We recommend beginning the research process no later than the fall semester of your junior year. Follow a suggested timeline so that you have accomplished those things that will make you a competitive candidate when you apply. Continue the process over the next summer and into your senior year. About.com is a good source for both a junior year timeline and a senior year timeline.
In addition, current students can utilize the Writing Center for assistance with application essays.
If you are not currently in school we recommend first figuring out when you’d like to begin school. Some programs allow for students to start in the spring, some will only allow fall starts, and some have rolling starts throughout the year. As you start narrowing down programs that you feel are a good fit for you and your professional goals, pay close attention to admission requirements and deadlines.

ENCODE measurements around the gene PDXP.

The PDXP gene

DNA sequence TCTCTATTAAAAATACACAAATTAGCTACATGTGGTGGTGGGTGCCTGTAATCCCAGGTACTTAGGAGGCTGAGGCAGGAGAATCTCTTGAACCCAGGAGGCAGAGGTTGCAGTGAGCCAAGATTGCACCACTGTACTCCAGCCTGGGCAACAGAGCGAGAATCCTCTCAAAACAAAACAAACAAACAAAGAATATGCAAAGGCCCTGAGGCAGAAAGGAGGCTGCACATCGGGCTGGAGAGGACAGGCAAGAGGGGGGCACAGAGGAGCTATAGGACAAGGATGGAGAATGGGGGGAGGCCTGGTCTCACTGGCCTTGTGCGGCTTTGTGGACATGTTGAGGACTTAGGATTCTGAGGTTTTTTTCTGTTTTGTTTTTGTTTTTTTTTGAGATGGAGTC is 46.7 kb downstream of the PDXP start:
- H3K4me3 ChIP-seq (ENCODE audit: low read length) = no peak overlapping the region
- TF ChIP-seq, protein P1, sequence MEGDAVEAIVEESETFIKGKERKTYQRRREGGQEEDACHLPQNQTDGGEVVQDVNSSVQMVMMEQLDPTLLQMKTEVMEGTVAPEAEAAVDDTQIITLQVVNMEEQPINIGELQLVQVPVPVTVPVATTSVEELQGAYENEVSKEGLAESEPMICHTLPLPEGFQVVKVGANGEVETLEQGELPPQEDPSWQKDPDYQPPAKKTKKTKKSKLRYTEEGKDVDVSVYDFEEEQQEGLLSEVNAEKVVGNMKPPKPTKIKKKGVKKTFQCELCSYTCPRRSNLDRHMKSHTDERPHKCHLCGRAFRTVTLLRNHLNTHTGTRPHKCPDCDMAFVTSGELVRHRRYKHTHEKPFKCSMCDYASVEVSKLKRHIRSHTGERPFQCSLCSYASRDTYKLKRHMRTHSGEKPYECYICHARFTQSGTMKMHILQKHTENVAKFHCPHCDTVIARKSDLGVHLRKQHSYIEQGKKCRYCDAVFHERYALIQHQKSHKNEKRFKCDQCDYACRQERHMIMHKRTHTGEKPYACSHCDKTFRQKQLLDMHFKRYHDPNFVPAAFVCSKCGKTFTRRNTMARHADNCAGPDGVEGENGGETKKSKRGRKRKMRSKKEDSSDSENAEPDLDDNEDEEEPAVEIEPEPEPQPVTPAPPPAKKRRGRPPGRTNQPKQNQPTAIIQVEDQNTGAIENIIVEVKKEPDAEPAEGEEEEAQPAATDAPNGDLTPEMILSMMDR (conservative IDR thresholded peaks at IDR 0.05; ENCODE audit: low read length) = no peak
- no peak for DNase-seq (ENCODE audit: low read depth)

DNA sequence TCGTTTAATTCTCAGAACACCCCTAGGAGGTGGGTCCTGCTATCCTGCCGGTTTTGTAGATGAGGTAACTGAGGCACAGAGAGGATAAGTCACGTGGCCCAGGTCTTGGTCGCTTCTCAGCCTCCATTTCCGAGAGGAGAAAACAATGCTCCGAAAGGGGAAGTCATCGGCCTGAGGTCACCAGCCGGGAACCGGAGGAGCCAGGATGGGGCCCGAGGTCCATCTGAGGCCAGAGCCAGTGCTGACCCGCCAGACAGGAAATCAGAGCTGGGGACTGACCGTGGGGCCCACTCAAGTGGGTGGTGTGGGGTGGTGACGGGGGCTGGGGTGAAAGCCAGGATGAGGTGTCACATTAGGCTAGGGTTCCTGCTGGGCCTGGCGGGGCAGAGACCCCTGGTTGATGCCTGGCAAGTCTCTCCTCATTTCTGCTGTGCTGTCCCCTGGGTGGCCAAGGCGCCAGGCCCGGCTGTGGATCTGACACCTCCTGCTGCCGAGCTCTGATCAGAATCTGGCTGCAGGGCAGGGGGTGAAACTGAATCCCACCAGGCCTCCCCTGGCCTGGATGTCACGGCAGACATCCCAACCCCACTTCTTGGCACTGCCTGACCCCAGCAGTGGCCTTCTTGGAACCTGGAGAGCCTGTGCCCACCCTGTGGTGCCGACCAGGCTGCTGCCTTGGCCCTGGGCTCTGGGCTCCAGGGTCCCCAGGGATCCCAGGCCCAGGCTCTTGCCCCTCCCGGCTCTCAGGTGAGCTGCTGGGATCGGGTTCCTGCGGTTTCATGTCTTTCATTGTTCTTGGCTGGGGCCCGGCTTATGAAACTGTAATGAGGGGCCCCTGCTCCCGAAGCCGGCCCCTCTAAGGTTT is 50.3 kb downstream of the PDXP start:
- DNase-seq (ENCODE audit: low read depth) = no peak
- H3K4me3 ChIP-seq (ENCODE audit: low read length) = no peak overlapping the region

Determining How Many Graduate Programs to Apply For
Only you can determine the number of programs to which you should apply. Unlike your undergraduate application process, the graduate process is not a mysterious, closed-door event. The odds of your being accepted into a program are weighted to favor the connection between the program and your intended career path, including the maturity and preparedness the graduate program faculty perceive you to have for that path.